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Special Dietary Needs: Feeding Cats with Chronic Illnesses

Cats with chronic illnesses often have unique dietary needs. The right diet can help manage symptoms, slow disease progression, and improve quality of life. This article explores some common chronic illnesses in cats and their associated dietary considerations. Always consult with a vet when managing a cat’s chronic illness.


For diabetic cats, the primary dietary goal is to regulate blood sugar levels. A high-protein, low-carb diet is typically recommended. Regular feeding schedules, closely tied to insulin administration if required, are crucial to managing diabetes in cats.

Kidney Disease

Cats with kidney disease often benefit from a diet low in phosphorus and protein to decrease the workload on the kidneys. Increased omega-3 fatty acids can reduce inflammation, and additional moisture (through wet food or added water) can help keep the cat hydrated and flush toxins through the kidneys.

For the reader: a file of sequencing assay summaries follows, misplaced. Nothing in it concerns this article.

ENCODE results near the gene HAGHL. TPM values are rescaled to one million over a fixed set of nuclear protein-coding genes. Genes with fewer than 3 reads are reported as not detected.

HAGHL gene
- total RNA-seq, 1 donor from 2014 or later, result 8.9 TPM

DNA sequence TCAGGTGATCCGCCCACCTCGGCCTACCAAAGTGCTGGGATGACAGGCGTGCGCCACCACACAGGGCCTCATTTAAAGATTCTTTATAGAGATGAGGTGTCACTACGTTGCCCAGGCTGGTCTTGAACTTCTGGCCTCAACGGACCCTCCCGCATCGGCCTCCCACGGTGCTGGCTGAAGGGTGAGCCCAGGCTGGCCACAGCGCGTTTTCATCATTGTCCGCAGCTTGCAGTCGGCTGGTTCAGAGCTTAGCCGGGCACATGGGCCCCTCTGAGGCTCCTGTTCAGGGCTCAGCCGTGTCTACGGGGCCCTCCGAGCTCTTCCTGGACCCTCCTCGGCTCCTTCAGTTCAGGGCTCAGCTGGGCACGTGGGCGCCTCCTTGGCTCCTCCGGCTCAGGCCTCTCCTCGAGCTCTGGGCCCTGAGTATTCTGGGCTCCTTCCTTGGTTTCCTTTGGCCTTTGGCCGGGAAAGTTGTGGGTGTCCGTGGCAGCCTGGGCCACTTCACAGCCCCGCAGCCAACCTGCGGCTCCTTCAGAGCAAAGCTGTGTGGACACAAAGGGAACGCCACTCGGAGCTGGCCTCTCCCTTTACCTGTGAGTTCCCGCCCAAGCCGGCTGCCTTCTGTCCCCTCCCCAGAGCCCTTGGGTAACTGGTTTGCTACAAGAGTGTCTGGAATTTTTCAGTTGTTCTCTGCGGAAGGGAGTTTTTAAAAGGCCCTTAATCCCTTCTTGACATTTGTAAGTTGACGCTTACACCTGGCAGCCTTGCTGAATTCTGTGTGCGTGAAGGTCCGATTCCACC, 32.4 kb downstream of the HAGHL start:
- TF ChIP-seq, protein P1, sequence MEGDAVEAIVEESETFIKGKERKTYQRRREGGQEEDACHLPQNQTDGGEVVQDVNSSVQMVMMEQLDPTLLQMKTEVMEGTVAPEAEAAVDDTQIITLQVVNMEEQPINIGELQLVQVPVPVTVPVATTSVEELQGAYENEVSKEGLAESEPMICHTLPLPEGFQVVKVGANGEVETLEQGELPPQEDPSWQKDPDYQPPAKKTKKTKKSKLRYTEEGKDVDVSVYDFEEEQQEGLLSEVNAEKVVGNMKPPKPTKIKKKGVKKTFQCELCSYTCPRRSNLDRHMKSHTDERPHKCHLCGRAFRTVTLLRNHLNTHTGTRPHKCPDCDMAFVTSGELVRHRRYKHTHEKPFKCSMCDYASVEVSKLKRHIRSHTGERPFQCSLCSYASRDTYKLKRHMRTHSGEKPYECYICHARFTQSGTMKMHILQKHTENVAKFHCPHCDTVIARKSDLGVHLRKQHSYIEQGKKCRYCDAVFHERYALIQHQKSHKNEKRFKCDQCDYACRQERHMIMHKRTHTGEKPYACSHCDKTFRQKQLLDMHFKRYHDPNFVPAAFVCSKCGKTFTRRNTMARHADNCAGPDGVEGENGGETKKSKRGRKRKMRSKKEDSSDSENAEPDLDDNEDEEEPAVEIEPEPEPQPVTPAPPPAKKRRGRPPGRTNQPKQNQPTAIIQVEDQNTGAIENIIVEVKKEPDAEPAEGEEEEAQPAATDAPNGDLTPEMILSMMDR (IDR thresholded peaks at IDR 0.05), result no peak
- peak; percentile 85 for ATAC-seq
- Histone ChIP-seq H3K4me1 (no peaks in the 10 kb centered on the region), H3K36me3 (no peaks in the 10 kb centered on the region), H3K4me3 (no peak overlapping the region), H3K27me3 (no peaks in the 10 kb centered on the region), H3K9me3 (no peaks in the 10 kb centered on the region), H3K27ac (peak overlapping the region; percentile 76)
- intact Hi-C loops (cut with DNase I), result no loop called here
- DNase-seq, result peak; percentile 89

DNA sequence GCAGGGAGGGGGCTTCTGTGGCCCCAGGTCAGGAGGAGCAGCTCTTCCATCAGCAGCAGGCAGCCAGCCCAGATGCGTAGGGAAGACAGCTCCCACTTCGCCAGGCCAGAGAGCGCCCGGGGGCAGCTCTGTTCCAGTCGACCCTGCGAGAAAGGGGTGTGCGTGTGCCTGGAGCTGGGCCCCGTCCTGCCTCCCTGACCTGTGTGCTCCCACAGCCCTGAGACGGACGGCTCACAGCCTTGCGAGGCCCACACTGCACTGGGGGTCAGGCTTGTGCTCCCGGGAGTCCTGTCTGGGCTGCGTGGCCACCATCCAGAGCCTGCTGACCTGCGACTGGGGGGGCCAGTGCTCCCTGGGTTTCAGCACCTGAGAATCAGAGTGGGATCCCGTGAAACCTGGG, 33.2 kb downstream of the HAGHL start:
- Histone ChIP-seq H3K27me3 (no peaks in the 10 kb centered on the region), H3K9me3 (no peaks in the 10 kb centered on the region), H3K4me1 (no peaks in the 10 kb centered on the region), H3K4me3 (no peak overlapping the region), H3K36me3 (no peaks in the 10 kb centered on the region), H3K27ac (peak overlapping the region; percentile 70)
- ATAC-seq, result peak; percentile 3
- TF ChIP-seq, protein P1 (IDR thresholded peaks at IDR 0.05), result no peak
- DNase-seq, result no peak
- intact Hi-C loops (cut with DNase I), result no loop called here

Urinary Issues

For cats prone to urinary issues, like crystals or cystitis, a diet that promotes a low urinary pH can help. This typically involves a wet food diet, low in magnesium and phosphorus. Encouraging water intake, either through wet food or water fountains, can also support urinary health.

Gastrointestinal Disorders

For conditions like inflammatory bowel disease, a highly digestible diet with single-source, novel proteins can help reduce inflammation. Added fiber can support regular bowel movements, while probiotics can restore a healthy gut microbiome.


For arthritic cats, weight management is crucial to reduce stress on joints. Certain diets are formulated with joint-supporting nutrients like glucosamine, chondroitin, and omega-3 fatty acids.


Cats with food allergies or intolerances may benefit from hypoallergenic diets. These diets typically use novel proteins and carbohydrates that your cat hasn’t been exposed to before, reducing the chance of an allergic reaction.


The right diet can significantly contribute to managing chronic illnesses in cats. However, dietary needs can vary greatly depending on the cat and the specific illness, so it’s always best to consult with a vet before making any dietary changes. Regular check-ups are also crucial for monitoring the disease and adjusting the diet as necessary.

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